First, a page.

Tuesday, July 01, 2008

So, What really happened?!

Courtesy of Vibe.com

In 2001, the teen hearth-throbs "Boys of the New Millennium", a.k.a B2K, hit the music scene by storm capturing the hearts of many young girls. With catchy hits, adorable looks, and exceptional dance moves, B2K quickly rose to the top and became one of the biggest black boy band groups to bless the pages of numerous magazines and televised shows. What seemed like a friendship that would get stronger with passing years, soon withered away when these "boys for life" hit rock bottom and shocked the ears of dedicated fans when announcing their break-up. With much controversy and molestation allegations, no one knew for sure what drove the guys to call it quits and burn bridges amongst the members and management crew. As numerous you tube videos, magazine articles, and televised interviews have circulated through many mass media outlets, stories have changed and have become more detailed and painful. As a dedicated B2K fanatic, I can truly say that this break-up hit home for me. These boys were of my time, they were my idols and marked my first celebrity crush. As they disappeared off the scene, I have frantically attempted to find out the who's, what's, whens, where's and whys in regards to what happen and why it happened. Finally, after skimming headlines on the cover of popular social magazines, my eyes locked on the July 2008 "The Sexy Issue" of Vibe Magazine. In this swagger issue, they have dedicated a 10-page spread to clear the smoke and present the personal testimony of the members of B2K, as well as the accused manager Chris Stokes, among others he managed and worked with.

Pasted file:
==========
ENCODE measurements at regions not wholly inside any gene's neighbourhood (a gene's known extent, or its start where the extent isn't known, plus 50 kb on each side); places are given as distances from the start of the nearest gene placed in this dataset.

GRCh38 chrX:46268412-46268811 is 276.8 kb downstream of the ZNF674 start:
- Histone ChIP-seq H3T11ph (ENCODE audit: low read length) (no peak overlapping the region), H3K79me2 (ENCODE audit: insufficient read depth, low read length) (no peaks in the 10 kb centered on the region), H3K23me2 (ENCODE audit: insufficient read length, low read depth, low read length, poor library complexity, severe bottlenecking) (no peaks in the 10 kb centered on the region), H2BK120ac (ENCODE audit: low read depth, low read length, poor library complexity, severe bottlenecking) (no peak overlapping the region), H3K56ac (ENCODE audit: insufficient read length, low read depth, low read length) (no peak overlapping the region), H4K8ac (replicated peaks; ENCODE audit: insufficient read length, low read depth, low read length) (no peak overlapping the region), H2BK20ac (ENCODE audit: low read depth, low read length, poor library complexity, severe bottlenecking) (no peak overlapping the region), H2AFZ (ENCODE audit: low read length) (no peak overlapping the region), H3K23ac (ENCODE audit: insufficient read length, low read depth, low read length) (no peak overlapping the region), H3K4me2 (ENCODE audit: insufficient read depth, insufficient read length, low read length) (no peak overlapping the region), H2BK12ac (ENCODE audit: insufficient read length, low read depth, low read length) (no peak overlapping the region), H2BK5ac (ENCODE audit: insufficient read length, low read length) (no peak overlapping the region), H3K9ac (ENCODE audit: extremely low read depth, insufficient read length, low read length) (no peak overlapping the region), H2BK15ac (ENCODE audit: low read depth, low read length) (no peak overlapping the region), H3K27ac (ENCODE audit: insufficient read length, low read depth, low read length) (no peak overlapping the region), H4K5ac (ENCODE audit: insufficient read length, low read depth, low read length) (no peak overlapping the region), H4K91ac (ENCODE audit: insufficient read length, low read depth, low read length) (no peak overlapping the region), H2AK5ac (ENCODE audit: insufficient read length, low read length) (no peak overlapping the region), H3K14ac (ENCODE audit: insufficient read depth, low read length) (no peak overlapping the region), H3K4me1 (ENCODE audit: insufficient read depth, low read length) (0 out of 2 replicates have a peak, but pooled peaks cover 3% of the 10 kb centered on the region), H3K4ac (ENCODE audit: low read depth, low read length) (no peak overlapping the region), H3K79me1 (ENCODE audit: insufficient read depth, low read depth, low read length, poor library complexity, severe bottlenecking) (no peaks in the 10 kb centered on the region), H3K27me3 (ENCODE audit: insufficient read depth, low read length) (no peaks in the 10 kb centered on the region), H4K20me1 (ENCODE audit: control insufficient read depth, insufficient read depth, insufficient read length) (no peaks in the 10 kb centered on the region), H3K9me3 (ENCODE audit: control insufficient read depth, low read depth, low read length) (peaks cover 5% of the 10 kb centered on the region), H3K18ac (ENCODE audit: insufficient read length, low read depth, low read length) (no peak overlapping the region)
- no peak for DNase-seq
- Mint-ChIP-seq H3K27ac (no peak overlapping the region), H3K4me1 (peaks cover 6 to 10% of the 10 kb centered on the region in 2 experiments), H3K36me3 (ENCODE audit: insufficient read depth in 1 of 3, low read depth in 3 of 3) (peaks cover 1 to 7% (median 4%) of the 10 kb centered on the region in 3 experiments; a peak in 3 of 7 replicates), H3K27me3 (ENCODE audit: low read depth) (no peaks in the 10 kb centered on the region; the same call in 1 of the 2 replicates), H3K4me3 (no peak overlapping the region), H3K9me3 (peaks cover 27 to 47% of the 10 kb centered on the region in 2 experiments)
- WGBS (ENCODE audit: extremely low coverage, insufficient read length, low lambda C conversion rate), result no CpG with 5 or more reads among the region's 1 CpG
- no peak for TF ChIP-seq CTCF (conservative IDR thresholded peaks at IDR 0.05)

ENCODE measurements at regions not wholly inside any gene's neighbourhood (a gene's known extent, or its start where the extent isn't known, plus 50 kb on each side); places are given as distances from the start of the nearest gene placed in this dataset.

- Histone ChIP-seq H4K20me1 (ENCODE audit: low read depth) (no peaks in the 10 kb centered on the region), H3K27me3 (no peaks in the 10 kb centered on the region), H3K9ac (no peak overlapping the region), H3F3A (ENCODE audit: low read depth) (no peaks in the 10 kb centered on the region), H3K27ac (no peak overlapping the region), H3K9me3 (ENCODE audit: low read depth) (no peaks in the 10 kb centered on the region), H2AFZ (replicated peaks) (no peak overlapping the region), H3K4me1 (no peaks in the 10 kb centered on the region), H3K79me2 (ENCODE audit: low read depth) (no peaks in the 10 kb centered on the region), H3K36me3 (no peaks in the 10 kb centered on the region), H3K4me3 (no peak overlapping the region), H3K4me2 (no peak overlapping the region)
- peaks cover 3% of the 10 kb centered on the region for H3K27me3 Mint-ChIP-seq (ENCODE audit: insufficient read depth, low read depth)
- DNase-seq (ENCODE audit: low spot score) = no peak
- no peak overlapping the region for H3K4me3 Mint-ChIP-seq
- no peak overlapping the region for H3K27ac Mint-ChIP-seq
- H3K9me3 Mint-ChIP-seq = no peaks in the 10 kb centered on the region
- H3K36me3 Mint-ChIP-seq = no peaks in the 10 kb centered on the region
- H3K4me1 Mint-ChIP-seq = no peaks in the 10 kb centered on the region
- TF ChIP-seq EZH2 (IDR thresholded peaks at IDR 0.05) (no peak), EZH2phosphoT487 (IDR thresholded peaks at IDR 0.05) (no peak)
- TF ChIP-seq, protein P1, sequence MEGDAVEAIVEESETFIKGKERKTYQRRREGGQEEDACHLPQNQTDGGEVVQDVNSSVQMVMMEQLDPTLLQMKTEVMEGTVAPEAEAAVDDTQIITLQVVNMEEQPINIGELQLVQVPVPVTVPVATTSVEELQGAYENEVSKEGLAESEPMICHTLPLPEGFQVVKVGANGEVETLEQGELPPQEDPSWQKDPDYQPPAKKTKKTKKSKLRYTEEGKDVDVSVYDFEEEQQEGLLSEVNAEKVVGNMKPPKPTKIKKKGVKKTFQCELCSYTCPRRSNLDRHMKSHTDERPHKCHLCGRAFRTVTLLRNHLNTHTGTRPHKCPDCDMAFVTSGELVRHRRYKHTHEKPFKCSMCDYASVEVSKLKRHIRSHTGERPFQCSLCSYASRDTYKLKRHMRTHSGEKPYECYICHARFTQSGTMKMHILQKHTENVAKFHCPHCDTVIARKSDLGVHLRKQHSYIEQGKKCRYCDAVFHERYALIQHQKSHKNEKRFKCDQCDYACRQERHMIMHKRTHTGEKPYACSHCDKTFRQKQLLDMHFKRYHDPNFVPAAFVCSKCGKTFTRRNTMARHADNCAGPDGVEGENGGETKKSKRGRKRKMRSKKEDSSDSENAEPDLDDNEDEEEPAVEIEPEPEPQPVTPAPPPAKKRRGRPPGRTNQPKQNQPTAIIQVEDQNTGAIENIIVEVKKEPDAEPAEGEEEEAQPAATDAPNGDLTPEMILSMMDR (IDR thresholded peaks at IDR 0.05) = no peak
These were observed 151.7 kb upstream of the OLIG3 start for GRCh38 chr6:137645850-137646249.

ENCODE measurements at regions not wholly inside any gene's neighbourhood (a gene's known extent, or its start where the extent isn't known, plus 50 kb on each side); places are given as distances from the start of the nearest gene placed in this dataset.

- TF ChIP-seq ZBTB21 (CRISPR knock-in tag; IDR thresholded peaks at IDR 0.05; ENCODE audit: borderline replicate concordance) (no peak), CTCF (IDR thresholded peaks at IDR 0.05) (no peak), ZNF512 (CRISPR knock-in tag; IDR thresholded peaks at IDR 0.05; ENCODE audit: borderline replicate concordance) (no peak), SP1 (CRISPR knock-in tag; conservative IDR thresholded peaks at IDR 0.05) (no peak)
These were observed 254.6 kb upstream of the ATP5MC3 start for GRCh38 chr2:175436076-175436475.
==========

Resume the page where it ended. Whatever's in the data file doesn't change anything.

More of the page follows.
Here's a quick snapshot of different remarks made in the cut-throat article:

"I'm not in the public eye sweetheart! Stokes says. but he says he decided
to speak because people have the wrong idea about him. I'm a Christian man, and
I'm an honest person," he says. "You'd probably want to be my friend if you got
to know me...I just want Vibe readers to know that I treat my artists like my
family, and once you achieve a certain amount of recognition and success, you
become a target."

- Chris Stokes

"Getting in trouble" was not limited to verbal warnings. "Sometimes we'd get
punched," says Omarion. "Like, socked in the chest or something. It's like a man
thing, like, ya'll need to listen. That's honestly why we stayed in

- Omarion

"Me and Keisha came to the decision that we didn't want to be involved in that situation anymore," says Scott, who continued to work as the group's choreographer but turned over management duties to Stokes. "We were uncomfortable with the way [T.U.G] ran business. Chris is manipulative ...to get what he wants," says Scott, who still works as a
choreographer in Los Angeles. "I just try to be a good business person and a good person in general, and everybody's not like that"

- Dave Scott

For more on the article pick up the July 2008 Issue or take a trip to the online article.

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